Anna, you are so inspiring. I loved reading your blog in 2011 and wanted to follow in your footsteps of not spending on anything but needs. My “wants” are many, and usually involve clothes, shoes, housewares, and books. I have two young kids so I have to factor their unexpected expenses in too, but I’ve been using that as an excuse (along with other reasons) for too long now. I have about $8K in credit card debt (gulp) and just learned that I have a $1400 car repair that must be done, and I feel despondent and demoralized. Your kind and encouraging words are so meaningful…thank you for making this effort and sharing what you’ve learned. I am so grateful and am committed, now, to really, really, getting rid of this debt that is like an anchor around my neck. I will read parts of your blog and Facebook posts several times each week, I am sure. And I can’t wait to know what it feels like to make the final payment on my credit card debt. Thank you again.

  15. champagne // January 21, 2013

    This is not only motivational but inspirational. My plan is to pay off as much of my school loan before I start school in September. Sadly, I only started to pay my loans when they threatened to report it to the credit companies. Plus I’ve heard in some cases they’ll garnish wages and take the tax return.
    As of the beginning of this month, I have been consistently paying my school loan and tomorrow I’m calling my cellphone provider to find the cheapest plan so I can save an extra 40.
    (Don’t mind my blabbing, I’m just happy to see other folks like myself trying to save some money)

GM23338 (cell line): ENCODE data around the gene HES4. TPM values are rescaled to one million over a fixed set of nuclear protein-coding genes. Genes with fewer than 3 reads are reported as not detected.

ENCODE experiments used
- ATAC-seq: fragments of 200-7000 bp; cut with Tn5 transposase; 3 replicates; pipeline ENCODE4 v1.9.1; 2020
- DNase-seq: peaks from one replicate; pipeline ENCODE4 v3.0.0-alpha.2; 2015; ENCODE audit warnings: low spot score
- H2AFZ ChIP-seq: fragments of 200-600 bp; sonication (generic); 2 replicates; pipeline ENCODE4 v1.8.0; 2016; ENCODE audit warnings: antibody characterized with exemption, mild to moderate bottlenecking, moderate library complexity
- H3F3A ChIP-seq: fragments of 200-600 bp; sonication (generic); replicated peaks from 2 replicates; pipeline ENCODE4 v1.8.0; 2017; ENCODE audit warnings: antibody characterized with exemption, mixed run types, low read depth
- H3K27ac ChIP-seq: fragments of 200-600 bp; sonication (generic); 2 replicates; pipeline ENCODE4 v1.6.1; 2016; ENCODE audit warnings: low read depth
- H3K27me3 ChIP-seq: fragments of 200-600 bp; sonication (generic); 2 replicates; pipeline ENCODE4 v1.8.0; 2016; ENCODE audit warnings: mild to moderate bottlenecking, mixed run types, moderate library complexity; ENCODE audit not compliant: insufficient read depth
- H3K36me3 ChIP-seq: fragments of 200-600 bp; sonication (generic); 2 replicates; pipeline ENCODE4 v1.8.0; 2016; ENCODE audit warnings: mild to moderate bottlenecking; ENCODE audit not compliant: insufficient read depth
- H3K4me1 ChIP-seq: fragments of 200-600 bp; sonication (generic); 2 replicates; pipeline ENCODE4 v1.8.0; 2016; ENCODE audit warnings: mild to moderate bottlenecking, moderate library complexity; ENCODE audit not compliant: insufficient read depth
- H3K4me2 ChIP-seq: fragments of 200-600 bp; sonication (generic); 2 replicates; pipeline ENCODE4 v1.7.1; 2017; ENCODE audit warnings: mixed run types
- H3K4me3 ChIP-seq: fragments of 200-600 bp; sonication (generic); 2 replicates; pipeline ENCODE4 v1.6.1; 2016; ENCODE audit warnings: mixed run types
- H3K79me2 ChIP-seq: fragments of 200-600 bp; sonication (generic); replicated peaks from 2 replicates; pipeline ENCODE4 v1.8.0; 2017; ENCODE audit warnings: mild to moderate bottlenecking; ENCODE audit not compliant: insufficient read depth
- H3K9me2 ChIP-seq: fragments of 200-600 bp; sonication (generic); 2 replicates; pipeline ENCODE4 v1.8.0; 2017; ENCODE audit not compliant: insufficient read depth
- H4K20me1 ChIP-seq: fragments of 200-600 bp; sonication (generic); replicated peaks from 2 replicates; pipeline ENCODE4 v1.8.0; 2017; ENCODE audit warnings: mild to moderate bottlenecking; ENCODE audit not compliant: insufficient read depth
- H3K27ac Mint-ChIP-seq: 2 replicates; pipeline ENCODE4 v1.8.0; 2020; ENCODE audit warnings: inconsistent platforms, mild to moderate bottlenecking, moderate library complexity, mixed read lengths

• Anna Newell Jones // January 21, 2013

      hey it takes what it takes. please, don’t apologize for sharing! we’re all doing this together! your voice is just as important as anyone else’s! xo

  16. amybeth786 // February 9, 2013

    I love the idea of a monthly log of your progress! I am starting that right.. now!

  17. Stacie S. // May 2, 2013

    Wow, what amazing results! I’ve been on my debt free journey for a little over 3 years and was cruising the web looking for some motivation to keep fighting the fight. Blogs like yours really help keep me going! Thanks for posting.

  18. HollyK // May 9, 2013

    Loved reading through this. I was wondering, when on a spending freeze, what did you actually pay for? Like gas, groceries, housing? What did you eliminate? My husband and I are digging our way out and have been doing ok, but we could do better.

  19. jacqueline // May 13, 2013

    Anna this is so great!!! My husband and I have been on a spending diet/fast for a few months. I have to say to all those nay-sayers out there, your excuses are just that. Until you are ready to commit to change, you will muter up every outside reason as to why it is not possibleW e focus on communication, positive reinforcement and good ‘ol pen and paper planning to knock out our debt. You cannot control emergencies (we learned) but most everything else is a choice. And once you realize this and start making real decisions on where your money is going, it is incredibly liberating!!!! I found in my experiences, when someone is judging you, they are running from their own demons. Keep being awesome, Anna!!!!!!!!

    • Anna Newell Jones // May 28, 2013

      So well said!! And I could not agree more! You have to REALLY want to be debt-free to be able to make the sacrifices that you need to to change your life forever. It’s not complicated but it does take commitment!

  20. Denise // May 18, 2013

    Just got through reading your blogs. Very helpful and inspirational. My goal is to be debt free of credit cards in 2 years. Son will be going off to college so therefore I need to be debt free of credit card in 2 years. Will try and go on a spending freeze for 2 years. Wish me luck!!

  21. Malea // June 11, 2013